Structures for Organizing Knowledge: Exploring Taxonomies, Ontologies, and Other Schema

$93.00
ALA Member: 
$ 83.70
Item Number: 
978-1-55570-699-9
Published: 
2010
Publisher: 
ALA Neal-Schuman
Pages: 
275
Width: 
6"
Height: 
9"
Format: 
Softcover
  • Description
  • Reviews

LIS professionals use structures for organizing knowledge when they catalog and classify objects in the collection, when they develop databases, when they design customized taxonomies, or when they search online.

Structures for Organizing Knowledge: Exploring Taxonomies, Ontologies, and Other Schema explores and explains this basic function by looking at three questions: 1) How do we organize objects so that they make sense and are useful? 2) What role do categories, classifications, taxonomies, and other structures play in the process of organizing? 3) What do information professionals need to know about organizing behaviors in order to design useful structures for organizing knowledge?
 

Taking a broad, yet specialized approach that is a first in the field, this book answers those questions by examining three threads: traditional structures for organizing knowledge; personal structures for organizing knowledge; and socially-constructed structures for organizing knowledge. Through these threads, it offers avenues for expanding thinking on classification and classification schemes, taxonomy and ontology development, and structures. Both a history of the development of taxonomies and an analysis of current research, theories, and applications, this volume explores a wide array of topics, including the new digital, social aspect of taxonomy development.

Examples of subjects covered include:

• Formal and informal structures
• Applications of knowledge structures
• Classification schemes
• Early taxonomists and their contributions
• Social networking, bookmarking, and cataloging sites
• Cataloging codes
• Standards and best practices
• Tags, tagging, and folksonomies
• Descriptive cataloging
• Metadata schema standards

Thought exercises, references, and a list of helpful websites augment each section. A final chapter, “Thinking Ahead: Are We at a Crossroads?” uses “envisioning exercises” to help LIS professionals look into the future.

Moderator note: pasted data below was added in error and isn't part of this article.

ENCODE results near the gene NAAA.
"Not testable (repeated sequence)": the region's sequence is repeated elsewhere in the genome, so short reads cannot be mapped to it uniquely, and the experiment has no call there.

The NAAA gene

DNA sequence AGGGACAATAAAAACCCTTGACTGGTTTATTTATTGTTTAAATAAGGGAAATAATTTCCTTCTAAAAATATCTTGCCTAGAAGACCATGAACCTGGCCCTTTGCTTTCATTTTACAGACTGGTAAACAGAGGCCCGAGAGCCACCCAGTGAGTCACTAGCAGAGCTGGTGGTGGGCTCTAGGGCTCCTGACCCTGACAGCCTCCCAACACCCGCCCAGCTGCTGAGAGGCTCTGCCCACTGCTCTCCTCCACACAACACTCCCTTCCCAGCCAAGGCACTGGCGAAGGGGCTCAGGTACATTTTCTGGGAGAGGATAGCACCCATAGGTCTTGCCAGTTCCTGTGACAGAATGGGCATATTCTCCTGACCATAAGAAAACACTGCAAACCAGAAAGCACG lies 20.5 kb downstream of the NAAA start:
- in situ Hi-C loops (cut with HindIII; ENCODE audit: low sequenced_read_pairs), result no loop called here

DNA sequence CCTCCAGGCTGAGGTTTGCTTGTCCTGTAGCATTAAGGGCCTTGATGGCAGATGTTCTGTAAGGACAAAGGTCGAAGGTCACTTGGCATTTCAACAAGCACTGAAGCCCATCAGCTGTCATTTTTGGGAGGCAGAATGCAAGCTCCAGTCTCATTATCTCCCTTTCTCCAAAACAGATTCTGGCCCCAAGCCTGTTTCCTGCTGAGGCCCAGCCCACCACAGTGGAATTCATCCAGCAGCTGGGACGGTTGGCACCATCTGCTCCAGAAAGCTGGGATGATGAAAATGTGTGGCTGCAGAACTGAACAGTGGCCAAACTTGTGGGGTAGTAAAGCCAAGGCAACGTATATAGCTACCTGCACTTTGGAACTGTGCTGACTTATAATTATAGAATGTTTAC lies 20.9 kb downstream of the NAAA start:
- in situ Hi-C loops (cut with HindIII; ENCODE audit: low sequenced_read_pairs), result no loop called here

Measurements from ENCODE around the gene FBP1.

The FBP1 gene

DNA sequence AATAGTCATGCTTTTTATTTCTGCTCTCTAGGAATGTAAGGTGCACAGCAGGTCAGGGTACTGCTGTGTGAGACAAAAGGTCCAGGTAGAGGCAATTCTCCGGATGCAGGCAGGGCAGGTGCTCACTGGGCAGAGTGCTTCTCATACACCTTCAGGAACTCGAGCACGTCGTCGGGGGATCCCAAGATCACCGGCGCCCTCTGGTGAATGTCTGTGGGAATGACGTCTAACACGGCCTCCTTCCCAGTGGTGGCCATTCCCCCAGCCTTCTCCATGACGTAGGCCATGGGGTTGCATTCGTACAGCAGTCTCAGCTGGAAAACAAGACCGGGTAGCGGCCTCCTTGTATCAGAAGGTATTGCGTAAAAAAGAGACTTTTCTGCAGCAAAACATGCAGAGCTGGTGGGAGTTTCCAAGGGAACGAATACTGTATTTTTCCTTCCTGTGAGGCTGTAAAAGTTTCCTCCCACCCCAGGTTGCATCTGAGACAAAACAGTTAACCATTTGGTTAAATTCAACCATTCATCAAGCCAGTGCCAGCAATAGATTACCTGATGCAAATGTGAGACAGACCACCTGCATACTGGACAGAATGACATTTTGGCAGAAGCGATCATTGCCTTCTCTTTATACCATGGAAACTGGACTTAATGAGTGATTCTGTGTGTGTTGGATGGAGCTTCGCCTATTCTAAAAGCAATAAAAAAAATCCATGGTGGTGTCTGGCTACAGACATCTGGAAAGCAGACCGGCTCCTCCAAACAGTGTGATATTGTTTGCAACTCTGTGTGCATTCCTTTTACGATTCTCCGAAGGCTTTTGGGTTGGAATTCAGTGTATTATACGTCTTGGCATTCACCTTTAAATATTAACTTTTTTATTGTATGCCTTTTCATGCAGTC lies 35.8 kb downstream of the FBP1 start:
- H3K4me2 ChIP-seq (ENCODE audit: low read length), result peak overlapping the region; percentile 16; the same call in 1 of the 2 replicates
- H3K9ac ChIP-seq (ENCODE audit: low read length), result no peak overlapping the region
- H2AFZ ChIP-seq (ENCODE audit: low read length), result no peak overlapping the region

"A thoughtful survey of research finding and a stimulating complex of issues to ponder."

--Library Resources and Technical Services
"This work does not disappoint and manages to stand out from the many other works in the discipline for both its thoroughness and its treatment of digital schema in the context of overall organisation of knowledge … The book is scholarly but also accessible, with many examples and illustrations provided throughout to provide real life context to the concepts described." 
--Australian Library Journal
"Although primarily intended for students of library and information science, researchers in library and information science and related fields will also find this mostly theoretical and conceptually oriented book useful. In addition, the practicing library and information science professional will be able to make practical use of the book's suggestions and guidelines for organizational application ... Through excellent organization and depth of coverage of the subject, the author provides the reader with a solid foundation for thinking about knowledge structures for further practical implementation." 
--Catholic Library World
"An excellent primer on expanding one's concepts of knowledge organization, Abbas' book is important reading for library and information science students learning about the organization of knowledge, as well as library professionals working in the cataloging and metadata fields, who have both the opportunity and the expertise to revitalize knowledge-organization structures." 
--College and Research Libraries